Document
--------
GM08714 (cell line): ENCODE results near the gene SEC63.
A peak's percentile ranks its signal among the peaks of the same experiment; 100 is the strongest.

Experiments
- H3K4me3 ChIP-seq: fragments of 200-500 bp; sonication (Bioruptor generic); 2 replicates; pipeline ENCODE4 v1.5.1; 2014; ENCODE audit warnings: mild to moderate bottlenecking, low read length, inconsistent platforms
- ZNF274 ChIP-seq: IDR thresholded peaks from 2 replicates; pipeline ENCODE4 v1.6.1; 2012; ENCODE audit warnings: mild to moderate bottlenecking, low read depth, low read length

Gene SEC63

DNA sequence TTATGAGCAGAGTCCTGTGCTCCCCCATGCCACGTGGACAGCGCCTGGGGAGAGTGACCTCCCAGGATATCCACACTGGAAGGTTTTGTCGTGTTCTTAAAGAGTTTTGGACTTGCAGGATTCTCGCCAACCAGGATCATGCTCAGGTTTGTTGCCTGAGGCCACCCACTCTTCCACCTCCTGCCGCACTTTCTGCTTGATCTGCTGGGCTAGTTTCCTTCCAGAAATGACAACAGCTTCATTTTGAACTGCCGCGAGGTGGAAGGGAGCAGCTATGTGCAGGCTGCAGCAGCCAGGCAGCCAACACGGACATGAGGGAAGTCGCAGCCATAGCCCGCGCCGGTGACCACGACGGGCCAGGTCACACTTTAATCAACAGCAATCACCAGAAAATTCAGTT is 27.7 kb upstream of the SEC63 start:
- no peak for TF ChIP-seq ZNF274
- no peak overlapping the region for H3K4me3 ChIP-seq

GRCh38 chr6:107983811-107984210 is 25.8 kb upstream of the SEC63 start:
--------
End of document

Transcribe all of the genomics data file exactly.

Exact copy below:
GM08714 (cell line): ENCODE results near the gene SEC63.
A peak's percentile ranks its signal among the peaks of the same experiment; 100 is the strongest.

Experiments
- H3K4me3 ChIP-seq: fragments of 200-500 bp; sonication (Bioruptor generic); 2 replicates; pipeline ENCODE4 v1.5.1; 2014; ENCODE audit warnings: mild to moderate bottlenecking, low read length, inconsistent platforms
- ZNF274 ChIP-seq: IDR thresholded peaks from 2 replicates; pipeline ENCODE4 v1.6.1; 2012; ENCODE audit warnings: mild to moderate bottlenecking, low read depth, low read length

Gene SEC63

DNA sequence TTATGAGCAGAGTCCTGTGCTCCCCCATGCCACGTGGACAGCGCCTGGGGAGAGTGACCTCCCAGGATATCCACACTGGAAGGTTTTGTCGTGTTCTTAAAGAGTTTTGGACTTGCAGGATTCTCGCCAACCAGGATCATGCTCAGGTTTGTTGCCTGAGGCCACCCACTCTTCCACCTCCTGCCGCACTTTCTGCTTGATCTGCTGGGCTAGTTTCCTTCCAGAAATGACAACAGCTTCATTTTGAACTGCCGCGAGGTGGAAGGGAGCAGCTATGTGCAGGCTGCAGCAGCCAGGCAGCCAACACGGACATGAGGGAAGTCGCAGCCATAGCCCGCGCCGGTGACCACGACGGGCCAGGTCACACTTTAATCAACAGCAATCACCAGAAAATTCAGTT is 27.7 kb upstream of the SEC63 start:
- no peak for TF ChIP-seq ZNF274
- no peak overlapping the region for H3K4me3 ChIP-seq

GRCh38 chr6:107983811-107984210 is 25.8 kb upstream of the SEC63 start: